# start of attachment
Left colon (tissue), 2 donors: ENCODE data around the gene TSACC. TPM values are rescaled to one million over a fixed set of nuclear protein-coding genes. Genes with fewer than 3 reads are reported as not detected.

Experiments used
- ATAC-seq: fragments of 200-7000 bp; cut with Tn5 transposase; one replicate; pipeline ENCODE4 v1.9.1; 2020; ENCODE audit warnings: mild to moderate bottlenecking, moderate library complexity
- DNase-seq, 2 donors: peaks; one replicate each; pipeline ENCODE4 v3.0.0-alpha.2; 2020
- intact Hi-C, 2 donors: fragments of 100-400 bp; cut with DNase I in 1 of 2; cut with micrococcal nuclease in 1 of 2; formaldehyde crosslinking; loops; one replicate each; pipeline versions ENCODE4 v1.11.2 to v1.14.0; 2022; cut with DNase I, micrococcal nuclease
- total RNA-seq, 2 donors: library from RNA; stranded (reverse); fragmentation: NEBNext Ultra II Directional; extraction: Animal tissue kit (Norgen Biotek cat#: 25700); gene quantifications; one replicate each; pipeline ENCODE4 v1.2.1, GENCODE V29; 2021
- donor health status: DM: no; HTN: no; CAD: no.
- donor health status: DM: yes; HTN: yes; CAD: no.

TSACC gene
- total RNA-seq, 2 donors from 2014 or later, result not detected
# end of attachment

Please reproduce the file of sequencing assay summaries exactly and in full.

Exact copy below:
Left colon (tissue), 2 donors: ENCODE data around the gene TSACC. TPM values are rescaled to one million over a fixed set of nuclear protein-coding genes. Genes with fewer than 3 reads are reported as not detected.

Experiments used
- ATAC-seq: fragments of 200-7000 bp; cut with Tn5 transposase; one replicate; pipeline ENCODE4 v1.9.1; 2020; ENCODE audit warnings: mild to moderate bottlenecking, moderate library complexity
- DNase-seq, 2 donors: peaks; one replicate each; pipeline ENCODE4 v3.0.0-alpha.2; 2020
- intact Hi-C, 2 donors: fragments of 100-400 bp; cut with DNase I in 1 of 2; cut with micrococcal nuclease in 1 of 2; formaldehyde crosslinking; loops; one replicate each; pipeline versions ENCODE4 v1.11.2 to v1.14.0; 2022; cut with DNase I, micrococcal nuclease
- total RNA-seq, 2 donors: library from RNA; stranded (reverse); fragmentation: NEBNext Ultra II Directional; extraction: Animal tissue kit (Norgen Biotek cat#: 25700); gene quantifications; one replicate each; pipeline ENCODE4 v1.2.1, GENCODE V29; 2021
- donor health status: DM: no; HTN: no; CAD: no.
- donor health status: DM: yes; HTN: yes; CAD: no.

TSACC gene
- total RNA-seq, 2 donors from 2014 or later, result not detected